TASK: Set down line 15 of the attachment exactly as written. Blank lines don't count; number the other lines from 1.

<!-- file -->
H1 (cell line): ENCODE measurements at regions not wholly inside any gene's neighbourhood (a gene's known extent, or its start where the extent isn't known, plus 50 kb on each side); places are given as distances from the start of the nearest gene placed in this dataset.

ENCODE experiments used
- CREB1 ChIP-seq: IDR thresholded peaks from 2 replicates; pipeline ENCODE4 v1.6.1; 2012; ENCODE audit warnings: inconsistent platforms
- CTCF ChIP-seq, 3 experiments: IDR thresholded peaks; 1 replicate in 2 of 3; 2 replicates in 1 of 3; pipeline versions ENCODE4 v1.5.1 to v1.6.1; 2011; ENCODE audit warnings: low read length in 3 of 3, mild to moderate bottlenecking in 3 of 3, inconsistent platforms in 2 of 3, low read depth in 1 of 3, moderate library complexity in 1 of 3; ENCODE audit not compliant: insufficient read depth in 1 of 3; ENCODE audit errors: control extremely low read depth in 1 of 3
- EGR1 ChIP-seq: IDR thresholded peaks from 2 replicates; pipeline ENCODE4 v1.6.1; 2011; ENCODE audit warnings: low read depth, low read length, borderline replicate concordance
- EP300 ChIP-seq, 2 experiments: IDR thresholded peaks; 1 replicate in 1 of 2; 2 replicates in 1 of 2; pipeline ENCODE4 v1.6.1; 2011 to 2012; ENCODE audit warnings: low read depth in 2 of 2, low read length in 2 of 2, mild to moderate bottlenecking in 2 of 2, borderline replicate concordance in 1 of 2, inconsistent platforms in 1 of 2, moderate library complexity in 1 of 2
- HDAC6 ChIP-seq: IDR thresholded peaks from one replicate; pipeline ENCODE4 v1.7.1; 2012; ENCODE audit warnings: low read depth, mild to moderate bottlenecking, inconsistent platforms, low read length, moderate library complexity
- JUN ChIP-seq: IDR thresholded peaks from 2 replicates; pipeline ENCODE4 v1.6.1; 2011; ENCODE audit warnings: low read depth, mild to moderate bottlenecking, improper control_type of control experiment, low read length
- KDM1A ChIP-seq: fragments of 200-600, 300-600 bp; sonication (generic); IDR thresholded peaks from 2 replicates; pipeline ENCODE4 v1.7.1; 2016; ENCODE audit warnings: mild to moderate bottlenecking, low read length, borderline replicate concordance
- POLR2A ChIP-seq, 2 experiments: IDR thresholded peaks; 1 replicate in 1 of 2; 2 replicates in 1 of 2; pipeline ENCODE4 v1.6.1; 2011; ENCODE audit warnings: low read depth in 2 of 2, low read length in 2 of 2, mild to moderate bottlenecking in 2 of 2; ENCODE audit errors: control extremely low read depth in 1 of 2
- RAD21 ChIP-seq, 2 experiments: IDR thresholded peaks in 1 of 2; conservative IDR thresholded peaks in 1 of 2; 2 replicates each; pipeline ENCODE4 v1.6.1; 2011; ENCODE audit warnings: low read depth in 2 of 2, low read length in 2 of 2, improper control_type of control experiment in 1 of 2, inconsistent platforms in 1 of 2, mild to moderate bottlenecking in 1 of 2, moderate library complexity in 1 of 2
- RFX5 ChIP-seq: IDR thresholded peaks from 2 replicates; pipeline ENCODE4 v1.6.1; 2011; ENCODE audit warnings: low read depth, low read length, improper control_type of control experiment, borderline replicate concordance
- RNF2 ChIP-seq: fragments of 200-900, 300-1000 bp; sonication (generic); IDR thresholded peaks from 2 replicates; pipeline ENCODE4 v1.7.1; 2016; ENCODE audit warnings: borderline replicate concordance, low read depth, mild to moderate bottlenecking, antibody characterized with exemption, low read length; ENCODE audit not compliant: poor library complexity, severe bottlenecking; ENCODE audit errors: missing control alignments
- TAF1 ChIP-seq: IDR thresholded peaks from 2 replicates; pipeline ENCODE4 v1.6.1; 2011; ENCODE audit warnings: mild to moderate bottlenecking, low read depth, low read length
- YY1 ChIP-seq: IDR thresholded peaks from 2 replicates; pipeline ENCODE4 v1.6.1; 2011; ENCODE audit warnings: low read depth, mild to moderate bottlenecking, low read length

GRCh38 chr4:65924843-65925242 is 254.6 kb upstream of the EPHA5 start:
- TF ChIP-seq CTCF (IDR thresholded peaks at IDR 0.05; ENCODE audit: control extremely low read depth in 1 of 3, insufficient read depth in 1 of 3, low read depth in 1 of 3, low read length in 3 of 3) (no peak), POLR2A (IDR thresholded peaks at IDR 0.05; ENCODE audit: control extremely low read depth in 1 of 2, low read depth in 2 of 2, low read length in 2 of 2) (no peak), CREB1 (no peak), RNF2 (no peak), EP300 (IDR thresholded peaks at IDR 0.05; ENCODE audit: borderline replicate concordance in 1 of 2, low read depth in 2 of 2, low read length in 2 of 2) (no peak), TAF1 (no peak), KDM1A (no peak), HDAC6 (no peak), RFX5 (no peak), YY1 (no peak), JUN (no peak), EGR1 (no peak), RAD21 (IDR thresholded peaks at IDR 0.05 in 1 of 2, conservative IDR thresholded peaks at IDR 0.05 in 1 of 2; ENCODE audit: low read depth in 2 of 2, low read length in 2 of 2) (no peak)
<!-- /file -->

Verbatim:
- YY1 ChIP-seq: IDR thresholded peaks from 2 replicates; pipeline ENCODE4 v1.6.1; 2011; ENCODE audit warnings: low read depth, mild to moderate bottlenecking, low read length